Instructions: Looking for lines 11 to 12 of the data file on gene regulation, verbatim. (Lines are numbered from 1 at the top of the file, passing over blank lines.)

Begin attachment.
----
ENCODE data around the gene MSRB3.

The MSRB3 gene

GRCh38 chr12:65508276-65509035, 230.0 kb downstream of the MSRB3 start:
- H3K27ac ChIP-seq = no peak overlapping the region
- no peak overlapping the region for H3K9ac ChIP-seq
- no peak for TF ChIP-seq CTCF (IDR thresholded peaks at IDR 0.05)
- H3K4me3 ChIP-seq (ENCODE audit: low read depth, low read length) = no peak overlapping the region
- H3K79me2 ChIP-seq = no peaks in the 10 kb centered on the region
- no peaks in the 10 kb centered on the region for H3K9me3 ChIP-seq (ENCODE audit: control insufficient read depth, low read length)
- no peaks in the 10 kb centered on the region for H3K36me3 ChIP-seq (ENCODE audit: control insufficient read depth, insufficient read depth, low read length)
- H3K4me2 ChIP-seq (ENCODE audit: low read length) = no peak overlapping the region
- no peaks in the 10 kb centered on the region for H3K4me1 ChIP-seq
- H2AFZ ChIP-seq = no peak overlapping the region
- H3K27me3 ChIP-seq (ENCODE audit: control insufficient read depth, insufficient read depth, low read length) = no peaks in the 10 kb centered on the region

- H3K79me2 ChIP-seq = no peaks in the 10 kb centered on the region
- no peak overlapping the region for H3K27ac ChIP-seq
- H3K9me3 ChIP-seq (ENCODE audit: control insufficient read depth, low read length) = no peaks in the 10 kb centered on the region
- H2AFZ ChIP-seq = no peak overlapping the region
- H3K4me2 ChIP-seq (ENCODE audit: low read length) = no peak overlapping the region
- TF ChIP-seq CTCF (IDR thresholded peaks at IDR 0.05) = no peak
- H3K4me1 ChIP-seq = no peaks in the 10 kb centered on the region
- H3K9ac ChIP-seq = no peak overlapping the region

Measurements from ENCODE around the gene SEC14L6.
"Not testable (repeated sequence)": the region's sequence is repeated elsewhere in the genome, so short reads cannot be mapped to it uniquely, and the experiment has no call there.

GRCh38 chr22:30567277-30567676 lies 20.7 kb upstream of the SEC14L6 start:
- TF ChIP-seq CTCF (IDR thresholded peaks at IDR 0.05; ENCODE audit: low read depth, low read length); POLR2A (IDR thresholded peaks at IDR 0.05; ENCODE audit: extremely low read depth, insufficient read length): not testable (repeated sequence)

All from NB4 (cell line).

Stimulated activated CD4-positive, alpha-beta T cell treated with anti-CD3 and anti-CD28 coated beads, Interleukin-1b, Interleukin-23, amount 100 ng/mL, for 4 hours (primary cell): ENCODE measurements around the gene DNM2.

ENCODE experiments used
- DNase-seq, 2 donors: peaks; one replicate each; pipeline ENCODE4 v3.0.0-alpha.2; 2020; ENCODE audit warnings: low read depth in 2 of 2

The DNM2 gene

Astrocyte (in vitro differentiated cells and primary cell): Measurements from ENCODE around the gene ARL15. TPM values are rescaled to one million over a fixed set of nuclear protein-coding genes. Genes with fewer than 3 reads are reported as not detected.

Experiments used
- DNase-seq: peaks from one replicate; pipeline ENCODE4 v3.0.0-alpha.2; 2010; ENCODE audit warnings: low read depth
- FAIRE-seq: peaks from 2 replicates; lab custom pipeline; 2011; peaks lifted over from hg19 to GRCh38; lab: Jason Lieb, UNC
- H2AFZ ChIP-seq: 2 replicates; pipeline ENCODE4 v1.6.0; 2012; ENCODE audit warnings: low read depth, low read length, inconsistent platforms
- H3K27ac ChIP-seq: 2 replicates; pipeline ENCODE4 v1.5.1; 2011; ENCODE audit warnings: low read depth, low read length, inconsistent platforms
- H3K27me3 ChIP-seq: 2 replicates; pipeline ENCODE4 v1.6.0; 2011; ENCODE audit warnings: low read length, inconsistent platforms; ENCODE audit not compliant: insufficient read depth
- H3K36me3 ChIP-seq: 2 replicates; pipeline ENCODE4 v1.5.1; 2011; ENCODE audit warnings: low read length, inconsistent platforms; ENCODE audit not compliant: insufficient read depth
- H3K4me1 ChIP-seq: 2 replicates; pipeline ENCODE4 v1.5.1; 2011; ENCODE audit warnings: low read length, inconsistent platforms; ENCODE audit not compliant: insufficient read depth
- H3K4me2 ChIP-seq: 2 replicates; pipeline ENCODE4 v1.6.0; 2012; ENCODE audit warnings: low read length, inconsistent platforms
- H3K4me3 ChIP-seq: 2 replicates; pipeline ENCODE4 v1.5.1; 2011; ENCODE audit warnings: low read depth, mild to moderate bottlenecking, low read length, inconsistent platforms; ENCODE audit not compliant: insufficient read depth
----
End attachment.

- H3K4me2 ChIP-seq (ENCODE audit: low read length) = no peak overlapping the region
- no peaks in the 10 kb centered on the region for H3K4me1 ChIP-seq